Food Spotlight | The Netherlands

Carrot Top - Why is this popular vegetable orange? Dutch roots!

Carrots are one of the most widely used, and enjoyed, vegetables in the world. And for good reason. They can be eaten raw with dips and in salads, or as a snack on their own. They can be served as side dishes, used as foundational elements for soups and stocks, or as the centerpiece of many sweet and savory main courses. It's no surprise that three of the most popular carrot recipes are carrot cake, cream of carrot soup and roasted carrots --- they're delicious! But there's always room for healthy and interesting updates to our favorite classics, especially when we are trying to cut down on refined sugar and animal fats.

Carrots have quite an interesting history; there are entire websites devoted to the orange vegetable.

Research suggests that carrots were first cultivated in what is present day Iran around 5,000 years ago. Those early carrots were purple and yellow, and they were tough and very bitter. Purple carrots made their way to the Mediterranean in the 10th century, and there is evidence that the orange carrot we know today was cultivated in The Netherlands in the 16th century. The debate among carrot historians is why orange carrots were cultivated in the first place. It has been reported that 17th Century Dutch carrot growers did this as a tribute to William of Orange, but others dispute the veracity of this claim. According to the writer Simon Schama, the carrot was used as a political weapon in the 18th Century by the Dutch Patriot movement, who opposed the continued power or the House of Orange. The Patriots declared that orange "was the color of sedition....carrots sold with their roots too conspicuously showing were deemed provocative." Whether or not WIlliam of Orange was in fact the inspiration for the orange carrot, everyone agrees that the Long Orange Dutch carrot is the variety from which the orange carrot we eat today was cultivated.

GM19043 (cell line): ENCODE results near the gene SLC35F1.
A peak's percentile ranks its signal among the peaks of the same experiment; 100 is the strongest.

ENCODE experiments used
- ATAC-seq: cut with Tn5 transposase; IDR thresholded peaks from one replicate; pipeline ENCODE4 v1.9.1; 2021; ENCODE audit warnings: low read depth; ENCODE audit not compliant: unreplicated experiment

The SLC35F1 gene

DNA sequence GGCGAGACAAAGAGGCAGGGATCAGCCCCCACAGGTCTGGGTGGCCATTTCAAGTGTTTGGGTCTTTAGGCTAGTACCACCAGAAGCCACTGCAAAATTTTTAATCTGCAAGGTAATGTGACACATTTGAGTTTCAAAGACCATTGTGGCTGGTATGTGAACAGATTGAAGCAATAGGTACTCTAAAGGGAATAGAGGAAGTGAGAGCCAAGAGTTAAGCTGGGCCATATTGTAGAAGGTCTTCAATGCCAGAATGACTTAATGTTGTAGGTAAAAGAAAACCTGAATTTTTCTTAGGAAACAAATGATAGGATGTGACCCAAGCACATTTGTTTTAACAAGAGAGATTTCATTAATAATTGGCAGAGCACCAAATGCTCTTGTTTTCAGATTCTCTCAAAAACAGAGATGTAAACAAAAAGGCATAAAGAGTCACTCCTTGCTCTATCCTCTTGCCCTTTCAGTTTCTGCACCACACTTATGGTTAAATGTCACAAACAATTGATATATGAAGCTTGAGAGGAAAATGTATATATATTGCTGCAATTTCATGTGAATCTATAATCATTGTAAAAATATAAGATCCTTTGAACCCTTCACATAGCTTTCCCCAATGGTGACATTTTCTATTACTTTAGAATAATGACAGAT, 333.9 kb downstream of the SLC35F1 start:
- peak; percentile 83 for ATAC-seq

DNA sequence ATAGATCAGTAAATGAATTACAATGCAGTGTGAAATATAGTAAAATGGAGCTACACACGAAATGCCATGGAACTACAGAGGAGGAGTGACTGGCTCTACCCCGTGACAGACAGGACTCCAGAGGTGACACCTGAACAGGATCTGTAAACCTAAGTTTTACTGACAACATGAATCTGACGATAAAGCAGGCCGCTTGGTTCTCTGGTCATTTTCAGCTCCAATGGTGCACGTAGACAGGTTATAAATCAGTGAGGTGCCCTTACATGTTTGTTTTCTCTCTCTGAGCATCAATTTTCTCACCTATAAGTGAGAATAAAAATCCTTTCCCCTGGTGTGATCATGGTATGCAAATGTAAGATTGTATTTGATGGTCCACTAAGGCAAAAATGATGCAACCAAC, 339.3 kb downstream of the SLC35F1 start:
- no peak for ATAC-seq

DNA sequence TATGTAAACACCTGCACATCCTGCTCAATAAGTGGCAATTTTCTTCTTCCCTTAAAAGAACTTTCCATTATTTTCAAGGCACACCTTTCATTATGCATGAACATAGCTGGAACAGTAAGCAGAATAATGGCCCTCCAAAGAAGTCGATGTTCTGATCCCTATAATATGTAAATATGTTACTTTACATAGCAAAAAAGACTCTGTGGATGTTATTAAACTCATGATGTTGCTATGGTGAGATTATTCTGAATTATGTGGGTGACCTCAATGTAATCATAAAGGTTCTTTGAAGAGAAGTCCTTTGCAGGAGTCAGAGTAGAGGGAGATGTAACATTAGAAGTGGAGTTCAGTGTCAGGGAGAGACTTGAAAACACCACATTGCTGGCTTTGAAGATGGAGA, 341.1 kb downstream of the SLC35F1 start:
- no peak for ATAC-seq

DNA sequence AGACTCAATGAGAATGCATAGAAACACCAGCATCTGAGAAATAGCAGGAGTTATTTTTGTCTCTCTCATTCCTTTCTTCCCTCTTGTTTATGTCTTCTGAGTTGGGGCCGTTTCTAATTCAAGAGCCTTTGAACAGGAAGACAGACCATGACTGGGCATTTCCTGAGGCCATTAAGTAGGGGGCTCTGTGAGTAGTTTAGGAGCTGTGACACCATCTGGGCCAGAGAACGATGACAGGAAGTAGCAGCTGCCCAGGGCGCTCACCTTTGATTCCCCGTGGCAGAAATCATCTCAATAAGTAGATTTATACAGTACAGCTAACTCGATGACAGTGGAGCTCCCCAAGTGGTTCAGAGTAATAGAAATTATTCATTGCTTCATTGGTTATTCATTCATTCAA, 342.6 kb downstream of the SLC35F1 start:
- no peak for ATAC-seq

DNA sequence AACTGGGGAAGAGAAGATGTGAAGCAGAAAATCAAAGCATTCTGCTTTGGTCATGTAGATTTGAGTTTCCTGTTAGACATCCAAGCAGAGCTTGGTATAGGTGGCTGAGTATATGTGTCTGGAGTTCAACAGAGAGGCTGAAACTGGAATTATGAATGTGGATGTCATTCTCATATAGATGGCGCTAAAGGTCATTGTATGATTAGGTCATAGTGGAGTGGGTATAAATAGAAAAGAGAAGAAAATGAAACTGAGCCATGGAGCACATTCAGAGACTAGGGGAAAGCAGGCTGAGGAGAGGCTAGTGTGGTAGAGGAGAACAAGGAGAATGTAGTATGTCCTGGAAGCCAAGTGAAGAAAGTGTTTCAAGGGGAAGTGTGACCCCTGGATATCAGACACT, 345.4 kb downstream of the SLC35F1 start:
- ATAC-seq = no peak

Carrots arrived in the "New World" with the Jamestown colonists in 1609, but their popularity ebbed and flowed with the times.

The popularity of carrots reached its lowest point in the 19th century when it seems most people thought of them as feed for livestock. The end of WWII saw a surge in carrot appreciation and uses, due, in some part, to a British propaganda campaign aimed at convincing the Germans that British soldiers could see in the dark because they ate a lot of them. According to an article in Smithsonian, "During the 1940 Blitzkrieg, the Luftwaffe often struck under the cover of darkness. In order to make it more difficult for the German planes to hit targets, the British government issued citywide blackouts. The Royal Air Force were able to repel the German fighters in part because of the development of a new, secret radar technology. The on-board Airborne Interception Radar (AI), first used by the RAF in 1939, had the ability to pinpoint enemy bombers before they reached the English Channel. But to keep that under wraps, the Ministry provided another reason for their success: "carrots."